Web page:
The key concept of this book is the existence of a new Creative Class. Richard throws into the Creative Class almost everybody and groups them in two categories: the Super Creative Core and the "creative professionals". These two groups include: scientists, professors, poets, novelists, artists, entertainers, actors, designers, architects, non-fiction writers, editors, cultural figures, researchers, analysts, programmers, engineers, filmmakers, financial services, legal and health care professionals, business management and the list goes on. The problem is that the definition of this class is so loose. Even Richard admits that the definition is not really clear, but he goes on discarding the importance of rigour. A class must have political alignment as an expression of a common ground in the way wealth is created and distributed. It should be reflected in the way people vote; otherwise the class does not make sense. It is difficult to convince anyone that you can put these people in the same class: engineers and artists, accountants and actors.
The book uses shocking statistics and quotes and then follows through with flashy language to wrap up a nicely packaged chapter. The problem is that the book has enough time to loose the reader after seemingly never ending debates. This book has so much information and so little structure. All those tables are useless because they do not support a coherent system of principles or story. The writing is difficult to read and very repetitive. After the first fifty pages the same arguments are being rotated again and again: creativity is important, the time of agriculture has passed, the heavy industry is not important for global leadership, there is tension between individual freedom and corporation rigidity, etc.
In describing the new class, Richard Florida observes that "Fewer than one-quarter of all Americans (23.5 percent) accounted for by the 2000 Census lived in a 'conventional' nuclear family, down from 45 percent in 1960. This is social group is mentioned many times in the book. By contrast, the family social group is almost completely ignored. I have the impression that this is actually the creative class and all these indexes (Bohemian, Single, Gay, etc) match quite well the group's dynamics.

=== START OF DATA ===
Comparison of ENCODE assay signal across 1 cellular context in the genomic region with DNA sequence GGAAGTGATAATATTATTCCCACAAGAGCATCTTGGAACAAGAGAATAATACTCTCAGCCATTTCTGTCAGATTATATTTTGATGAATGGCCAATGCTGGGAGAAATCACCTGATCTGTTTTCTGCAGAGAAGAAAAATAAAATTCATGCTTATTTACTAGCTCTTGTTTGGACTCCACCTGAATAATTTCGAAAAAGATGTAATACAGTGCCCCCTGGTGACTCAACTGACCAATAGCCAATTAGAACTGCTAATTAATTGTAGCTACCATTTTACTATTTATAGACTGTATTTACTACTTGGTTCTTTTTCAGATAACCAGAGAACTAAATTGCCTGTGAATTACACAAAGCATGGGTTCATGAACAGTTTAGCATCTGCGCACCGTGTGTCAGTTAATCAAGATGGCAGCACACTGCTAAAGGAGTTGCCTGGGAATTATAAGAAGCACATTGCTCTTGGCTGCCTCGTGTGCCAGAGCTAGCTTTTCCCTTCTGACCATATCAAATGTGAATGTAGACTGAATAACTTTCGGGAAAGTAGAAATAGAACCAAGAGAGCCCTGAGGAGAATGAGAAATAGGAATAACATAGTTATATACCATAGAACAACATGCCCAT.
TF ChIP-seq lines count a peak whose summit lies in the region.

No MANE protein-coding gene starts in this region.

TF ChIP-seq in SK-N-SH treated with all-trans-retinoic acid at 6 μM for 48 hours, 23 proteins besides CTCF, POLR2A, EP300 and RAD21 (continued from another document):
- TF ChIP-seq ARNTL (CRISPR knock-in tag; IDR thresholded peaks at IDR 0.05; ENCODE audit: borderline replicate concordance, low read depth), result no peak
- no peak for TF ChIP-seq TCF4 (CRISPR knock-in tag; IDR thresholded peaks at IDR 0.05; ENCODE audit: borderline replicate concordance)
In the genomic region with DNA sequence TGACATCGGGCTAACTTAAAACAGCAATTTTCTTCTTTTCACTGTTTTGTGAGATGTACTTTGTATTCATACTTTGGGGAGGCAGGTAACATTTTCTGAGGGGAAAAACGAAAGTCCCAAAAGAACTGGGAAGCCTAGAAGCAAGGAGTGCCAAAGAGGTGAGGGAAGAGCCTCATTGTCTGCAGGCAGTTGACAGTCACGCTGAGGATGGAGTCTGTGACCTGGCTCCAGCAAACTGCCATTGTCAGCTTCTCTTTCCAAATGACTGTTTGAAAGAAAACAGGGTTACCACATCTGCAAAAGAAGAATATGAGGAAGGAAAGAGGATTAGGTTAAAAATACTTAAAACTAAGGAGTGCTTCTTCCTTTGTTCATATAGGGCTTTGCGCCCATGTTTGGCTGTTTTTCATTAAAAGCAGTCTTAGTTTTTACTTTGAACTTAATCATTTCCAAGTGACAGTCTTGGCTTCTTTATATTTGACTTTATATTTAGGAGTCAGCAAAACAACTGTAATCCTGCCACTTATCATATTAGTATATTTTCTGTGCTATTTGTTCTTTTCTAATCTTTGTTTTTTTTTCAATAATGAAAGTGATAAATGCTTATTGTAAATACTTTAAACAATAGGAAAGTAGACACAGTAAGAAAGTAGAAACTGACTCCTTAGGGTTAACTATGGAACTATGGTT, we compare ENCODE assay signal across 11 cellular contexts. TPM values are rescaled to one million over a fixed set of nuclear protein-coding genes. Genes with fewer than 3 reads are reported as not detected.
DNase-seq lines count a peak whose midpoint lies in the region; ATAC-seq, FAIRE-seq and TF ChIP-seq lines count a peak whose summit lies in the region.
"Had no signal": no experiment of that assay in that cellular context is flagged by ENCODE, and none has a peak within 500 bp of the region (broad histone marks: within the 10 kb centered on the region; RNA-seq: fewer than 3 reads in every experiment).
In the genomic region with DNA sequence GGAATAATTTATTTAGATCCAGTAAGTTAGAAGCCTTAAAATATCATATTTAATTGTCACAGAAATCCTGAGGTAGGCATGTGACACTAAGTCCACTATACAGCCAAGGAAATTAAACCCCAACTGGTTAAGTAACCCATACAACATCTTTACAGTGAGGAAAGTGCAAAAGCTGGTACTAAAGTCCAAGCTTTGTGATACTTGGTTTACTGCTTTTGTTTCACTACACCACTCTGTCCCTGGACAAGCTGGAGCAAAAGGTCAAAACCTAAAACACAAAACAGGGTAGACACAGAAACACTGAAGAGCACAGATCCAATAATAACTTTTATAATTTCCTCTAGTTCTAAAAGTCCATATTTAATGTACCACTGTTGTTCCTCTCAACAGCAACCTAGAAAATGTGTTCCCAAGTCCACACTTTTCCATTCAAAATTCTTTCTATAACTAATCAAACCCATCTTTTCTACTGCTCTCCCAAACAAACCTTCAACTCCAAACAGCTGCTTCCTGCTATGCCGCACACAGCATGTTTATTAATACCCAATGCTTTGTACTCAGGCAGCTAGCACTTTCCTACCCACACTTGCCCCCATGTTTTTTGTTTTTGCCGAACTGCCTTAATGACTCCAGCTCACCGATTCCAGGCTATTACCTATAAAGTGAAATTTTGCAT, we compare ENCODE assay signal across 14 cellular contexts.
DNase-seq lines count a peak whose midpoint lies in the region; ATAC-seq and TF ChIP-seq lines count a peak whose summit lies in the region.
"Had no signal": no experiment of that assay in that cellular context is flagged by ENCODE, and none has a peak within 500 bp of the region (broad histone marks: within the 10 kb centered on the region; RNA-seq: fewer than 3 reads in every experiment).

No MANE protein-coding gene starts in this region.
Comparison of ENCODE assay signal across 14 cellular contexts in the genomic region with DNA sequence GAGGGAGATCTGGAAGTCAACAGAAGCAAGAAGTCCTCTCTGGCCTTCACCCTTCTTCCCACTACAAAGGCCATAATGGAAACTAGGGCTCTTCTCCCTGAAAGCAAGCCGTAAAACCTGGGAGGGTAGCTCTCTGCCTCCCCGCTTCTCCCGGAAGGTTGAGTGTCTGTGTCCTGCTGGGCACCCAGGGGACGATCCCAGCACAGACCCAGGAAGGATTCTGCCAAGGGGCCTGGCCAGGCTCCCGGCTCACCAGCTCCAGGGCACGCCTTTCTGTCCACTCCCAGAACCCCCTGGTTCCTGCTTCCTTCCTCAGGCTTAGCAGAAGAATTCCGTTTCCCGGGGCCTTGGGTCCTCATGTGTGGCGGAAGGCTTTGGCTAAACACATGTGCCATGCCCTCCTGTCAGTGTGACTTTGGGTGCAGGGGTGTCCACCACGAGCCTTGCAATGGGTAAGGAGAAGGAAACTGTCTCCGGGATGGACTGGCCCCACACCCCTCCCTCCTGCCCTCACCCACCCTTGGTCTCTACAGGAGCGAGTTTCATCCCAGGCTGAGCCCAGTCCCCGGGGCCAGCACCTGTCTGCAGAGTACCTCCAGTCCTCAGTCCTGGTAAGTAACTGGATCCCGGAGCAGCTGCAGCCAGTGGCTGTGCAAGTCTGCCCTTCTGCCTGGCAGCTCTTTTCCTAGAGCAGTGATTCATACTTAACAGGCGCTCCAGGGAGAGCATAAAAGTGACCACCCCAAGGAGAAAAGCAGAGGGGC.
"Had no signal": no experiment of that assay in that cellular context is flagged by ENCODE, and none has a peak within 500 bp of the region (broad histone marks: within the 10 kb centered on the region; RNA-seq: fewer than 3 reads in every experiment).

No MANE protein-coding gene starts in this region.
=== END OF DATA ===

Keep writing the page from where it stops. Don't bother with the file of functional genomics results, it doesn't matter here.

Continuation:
I gave this book a two stars rating purely on style and clarity and overall coherence of the book. I think that regardless of the political affiliation, the reader will have genuine difficulty in following the book from the beginning to the end. For instance, in discussing the transformations of every day life, in a polemic with other authors Richard says:
"Juxtaposed to this view are those who believe technology and unbridled market forces are making us work harder and faster, leaving us less time to enjoy each other and out interests, destroying human connections and damaging our neighbourhoods and communities. If the techno-utopians romanticize the future, these techno pessimists glorify the past. Unfettered hypercapitalism is leading to the end of work and the demise of high paying, secure jobs, according to social critics like Jeremy Rifkin. Worse yet, the elimination of such jobs destroy an important source of social stability, argues Richard Sennett, casting people adrift, corroding our collective character and damaging the very fibre of society. The workplace is evolving into an increasingly stressful and dehumanizing "white-collar sweatshop" in Fill Fraser's view, beset by long hours and chronic overwork. In the eyes of cultural critic Tom Frank, business has become an all-powerful and hegemonic cultural force, as entities like MTV and The Gap turn alternative-culture symbols into money making devices. Neighbourhoods, cities and society as a whole are losing the strong sense of community and civic-minded spirit that were the source of our prosperity, argues Robert Putnam. In his nostalgia for a bygone era of VFW halls, bowling leagues, Cub Scout troops and Little League, Putnam contends that the demise of these repositories of `social capital' is the source of virtually all of our woes..."
If you were able to read the text above without losing your concentration and you remembered what started it, then you might be able to read the book and even like it. Otherwise you will probably find that after you read page after page you realise your thoughts were wondering somewhere else. You come back, re-read those pages, only to find you lost your thoughts again.